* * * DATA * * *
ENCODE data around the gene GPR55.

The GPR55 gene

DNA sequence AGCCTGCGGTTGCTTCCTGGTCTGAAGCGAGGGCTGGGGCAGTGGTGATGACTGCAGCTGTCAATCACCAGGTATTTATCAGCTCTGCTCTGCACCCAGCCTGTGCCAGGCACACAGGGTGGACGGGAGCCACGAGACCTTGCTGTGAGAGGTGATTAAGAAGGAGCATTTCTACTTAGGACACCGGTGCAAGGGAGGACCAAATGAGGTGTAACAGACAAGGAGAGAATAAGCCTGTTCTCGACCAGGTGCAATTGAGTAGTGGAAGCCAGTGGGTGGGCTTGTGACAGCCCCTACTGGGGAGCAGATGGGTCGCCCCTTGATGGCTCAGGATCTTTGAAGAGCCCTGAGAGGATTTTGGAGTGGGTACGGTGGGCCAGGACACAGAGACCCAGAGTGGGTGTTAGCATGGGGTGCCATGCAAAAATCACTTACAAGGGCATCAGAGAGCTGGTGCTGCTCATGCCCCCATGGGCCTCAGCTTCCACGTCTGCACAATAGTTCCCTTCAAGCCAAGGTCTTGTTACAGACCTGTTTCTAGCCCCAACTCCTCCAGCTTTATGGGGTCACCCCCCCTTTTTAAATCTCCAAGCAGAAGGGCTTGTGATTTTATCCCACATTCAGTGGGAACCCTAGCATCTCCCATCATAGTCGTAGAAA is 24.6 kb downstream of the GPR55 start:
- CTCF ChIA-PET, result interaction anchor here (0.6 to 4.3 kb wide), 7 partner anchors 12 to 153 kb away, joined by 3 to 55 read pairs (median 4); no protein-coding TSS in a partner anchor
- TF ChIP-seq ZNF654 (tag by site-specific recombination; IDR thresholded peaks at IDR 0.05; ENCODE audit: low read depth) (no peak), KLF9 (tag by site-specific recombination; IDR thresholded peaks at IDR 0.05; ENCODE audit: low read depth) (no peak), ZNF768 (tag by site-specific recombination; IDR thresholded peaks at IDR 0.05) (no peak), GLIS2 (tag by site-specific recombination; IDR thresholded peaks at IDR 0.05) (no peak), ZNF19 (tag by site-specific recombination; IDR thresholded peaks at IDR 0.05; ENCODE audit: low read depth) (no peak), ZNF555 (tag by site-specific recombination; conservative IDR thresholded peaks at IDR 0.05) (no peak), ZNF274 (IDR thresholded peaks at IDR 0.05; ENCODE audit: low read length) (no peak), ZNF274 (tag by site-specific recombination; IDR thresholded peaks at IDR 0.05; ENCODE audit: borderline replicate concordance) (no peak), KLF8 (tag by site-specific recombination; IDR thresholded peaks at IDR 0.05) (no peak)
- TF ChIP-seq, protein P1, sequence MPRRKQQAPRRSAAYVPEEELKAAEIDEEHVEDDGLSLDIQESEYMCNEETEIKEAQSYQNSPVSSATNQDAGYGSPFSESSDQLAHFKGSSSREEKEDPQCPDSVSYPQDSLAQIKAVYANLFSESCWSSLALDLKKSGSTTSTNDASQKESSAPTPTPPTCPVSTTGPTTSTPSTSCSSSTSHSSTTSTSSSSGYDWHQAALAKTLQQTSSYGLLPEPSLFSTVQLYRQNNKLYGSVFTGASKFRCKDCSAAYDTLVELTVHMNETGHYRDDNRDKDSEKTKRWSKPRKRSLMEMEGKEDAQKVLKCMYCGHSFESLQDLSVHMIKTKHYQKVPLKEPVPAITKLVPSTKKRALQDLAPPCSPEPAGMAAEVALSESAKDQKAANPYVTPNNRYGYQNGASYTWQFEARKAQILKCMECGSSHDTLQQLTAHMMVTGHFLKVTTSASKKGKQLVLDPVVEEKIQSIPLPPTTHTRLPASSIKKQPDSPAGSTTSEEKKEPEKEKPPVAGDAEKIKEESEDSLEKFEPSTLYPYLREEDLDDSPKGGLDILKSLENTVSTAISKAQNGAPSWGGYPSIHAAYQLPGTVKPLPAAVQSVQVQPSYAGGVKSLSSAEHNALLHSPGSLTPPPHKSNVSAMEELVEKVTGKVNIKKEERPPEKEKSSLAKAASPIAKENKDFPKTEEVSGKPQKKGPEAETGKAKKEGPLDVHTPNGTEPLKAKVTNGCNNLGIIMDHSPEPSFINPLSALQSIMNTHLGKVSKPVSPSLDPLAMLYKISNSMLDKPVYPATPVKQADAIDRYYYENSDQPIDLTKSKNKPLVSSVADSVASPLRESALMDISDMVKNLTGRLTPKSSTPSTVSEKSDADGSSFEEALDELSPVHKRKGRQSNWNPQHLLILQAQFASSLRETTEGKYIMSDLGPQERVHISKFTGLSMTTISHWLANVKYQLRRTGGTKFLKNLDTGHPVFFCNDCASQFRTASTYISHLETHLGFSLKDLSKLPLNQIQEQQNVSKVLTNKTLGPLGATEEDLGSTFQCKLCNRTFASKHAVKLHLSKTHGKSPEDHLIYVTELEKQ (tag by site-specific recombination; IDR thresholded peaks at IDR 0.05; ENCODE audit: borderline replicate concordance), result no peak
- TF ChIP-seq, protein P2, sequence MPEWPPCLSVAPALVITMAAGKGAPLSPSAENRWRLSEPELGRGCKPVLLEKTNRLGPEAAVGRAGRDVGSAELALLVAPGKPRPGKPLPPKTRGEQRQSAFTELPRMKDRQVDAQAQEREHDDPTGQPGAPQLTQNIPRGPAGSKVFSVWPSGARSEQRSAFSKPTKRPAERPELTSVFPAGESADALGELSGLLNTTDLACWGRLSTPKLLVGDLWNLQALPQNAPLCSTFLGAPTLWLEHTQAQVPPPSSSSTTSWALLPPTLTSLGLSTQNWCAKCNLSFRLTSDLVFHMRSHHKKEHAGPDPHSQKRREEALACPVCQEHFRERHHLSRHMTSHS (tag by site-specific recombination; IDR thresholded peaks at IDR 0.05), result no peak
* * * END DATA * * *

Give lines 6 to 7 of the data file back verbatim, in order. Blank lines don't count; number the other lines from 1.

- TF ChIP-seq, protein P1, sequence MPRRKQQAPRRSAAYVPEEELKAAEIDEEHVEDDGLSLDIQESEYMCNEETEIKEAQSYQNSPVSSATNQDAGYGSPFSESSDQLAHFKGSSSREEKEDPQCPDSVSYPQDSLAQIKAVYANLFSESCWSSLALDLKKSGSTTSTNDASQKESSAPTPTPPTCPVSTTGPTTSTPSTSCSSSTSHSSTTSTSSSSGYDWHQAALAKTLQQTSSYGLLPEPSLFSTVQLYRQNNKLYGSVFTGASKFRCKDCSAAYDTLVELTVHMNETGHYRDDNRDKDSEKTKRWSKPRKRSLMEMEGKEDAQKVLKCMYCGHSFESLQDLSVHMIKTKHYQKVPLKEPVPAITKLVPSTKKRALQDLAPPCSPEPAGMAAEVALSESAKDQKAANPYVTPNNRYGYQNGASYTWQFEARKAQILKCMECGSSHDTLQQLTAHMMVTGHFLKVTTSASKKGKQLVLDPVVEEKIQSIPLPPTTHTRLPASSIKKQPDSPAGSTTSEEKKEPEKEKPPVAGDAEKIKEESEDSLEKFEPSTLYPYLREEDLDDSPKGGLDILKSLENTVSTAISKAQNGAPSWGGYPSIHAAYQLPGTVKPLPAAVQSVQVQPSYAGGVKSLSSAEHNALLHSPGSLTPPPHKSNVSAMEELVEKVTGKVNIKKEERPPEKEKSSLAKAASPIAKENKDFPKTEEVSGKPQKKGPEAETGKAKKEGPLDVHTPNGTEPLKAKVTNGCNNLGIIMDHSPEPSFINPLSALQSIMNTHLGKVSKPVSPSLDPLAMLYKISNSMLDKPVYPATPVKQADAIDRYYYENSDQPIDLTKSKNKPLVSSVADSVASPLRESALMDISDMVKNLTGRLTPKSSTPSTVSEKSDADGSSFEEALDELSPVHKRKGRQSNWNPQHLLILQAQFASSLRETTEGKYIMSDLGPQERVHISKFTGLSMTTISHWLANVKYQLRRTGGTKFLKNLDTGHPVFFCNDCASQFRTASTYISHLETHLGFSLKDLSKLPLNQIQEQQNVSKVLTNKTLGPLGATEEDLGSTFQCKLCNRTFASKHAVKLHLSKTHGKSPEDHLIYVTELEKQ (tag by site-specific recombination; IDR thresholded peaks at IDR 0.05; ENCODE audit: borderline replicate concordance), result no peak
- TF ChIP-seq, protein P2, sequence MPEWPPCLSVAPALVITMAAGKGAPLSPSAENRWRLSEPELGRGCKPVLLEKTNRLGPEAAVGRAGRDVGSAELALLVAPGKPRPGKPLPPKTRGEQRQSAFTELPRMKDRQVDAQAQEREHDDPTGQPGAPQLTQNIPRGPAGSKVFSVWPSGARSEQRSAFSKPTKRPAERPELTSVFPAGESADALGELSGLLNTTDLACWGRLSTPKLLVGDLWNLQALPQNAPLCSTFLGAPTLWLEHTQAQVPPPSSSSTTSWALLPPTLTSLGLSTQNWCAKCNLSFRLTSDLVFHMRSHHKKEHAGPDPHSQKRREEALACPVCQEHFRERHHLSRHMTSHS (tag by site-specific recombination; IDR thresholded peaks at IDR 0.05), result no peak